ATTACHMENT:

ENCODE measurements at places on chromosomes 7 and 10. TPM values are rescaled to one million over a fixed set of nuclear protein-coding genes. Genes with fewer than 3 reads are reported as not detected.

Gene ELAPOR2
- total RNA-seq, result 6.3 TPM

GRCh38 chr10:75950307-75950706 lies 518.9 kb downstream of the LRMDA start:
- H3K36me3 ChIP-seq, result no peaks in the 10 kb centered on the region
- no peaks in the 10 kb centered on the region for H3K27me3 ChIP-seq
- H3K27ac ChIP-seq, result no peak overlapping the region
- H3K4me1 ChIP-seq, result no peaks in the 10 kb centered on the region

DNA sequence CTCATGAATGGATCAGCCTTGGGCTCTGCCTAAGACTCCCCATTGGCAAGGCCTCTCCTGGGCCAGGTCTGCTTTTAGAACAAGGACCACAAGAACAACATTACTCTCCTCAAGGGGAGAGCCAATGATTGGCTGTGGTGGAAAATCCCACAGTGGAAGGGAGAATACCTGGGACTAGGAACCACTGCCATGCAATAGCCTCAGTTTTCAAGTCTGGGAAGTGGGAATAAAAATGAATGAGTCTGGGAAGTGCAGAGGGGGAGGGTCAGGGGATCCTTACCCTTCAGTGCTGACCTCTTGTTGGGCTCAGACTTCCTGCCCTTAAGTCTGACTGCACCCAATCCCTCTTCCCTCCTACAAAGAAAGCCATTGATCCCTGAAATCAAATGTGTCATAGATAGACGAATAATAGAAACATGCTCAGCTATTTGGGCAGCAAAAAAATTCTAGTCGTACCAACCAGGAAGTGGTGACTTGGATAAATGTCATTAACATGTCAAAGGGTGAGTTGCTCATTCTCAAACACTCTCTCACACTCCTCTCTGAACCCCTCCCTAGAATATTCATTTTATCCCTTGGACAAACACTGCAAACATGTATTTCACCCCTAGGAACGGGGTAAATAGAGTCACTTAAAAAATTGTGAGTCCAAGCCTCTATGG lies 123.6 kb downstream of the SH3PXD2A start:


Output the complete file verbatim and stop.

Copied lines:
ENCODE measurements at places on chromosomes 7 and 10. TPM values are rescaled to one million over a fixed set of nuclear protein-coding genes. Genes with fewer than 3 reads are reported as not detected.

Gene ELAPOR2
- total RNA-seq, result 6.3 TPM

GRCh38 chr10:75950307-75950706 lies 518.9 kb downstream of the LRMDA start:
- H3K36me3 ChIP-seq, result no peaks in the 10 kb centered on the region
- no peaks in the 10 kb centered on the region for H3K27me3 ChIP-seq
- H3K27ac ChIP-seq, result no peak overlapping the region
- H3K4me1 ChIP-seq, result no peaks in the 10 kb centered on the region

DNA sequence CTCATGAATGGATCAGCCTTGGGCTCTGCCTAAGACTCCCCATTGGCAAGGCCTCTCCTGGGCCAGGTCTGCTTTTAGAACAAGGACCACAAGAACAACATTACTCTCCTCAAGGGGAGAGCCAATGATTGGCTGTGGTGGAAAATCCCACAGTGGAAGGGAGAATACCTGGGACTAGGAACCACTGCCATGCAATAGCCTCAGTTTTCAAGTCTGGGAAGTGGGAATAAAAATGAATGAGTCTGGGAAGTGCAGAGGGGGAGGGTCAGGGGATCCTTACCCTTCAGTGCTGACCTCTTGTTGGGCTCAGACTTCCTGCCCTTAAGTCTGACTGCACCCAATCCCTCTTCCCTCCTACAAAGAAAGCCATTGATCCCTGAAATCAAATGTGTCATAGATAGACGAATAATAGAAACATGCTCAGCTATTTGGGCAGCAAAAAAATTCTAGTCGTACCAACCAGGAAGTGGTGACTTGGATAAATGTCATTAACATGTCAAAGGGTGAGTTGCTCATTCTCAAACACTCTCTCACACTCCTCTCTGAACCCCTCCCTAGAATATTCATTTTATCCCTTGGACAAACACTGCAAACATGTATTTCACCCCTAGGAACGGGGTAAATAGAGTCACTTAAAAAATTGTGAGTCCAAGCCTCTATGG lies 123.6 kb downstream of the SH3PXD2A start: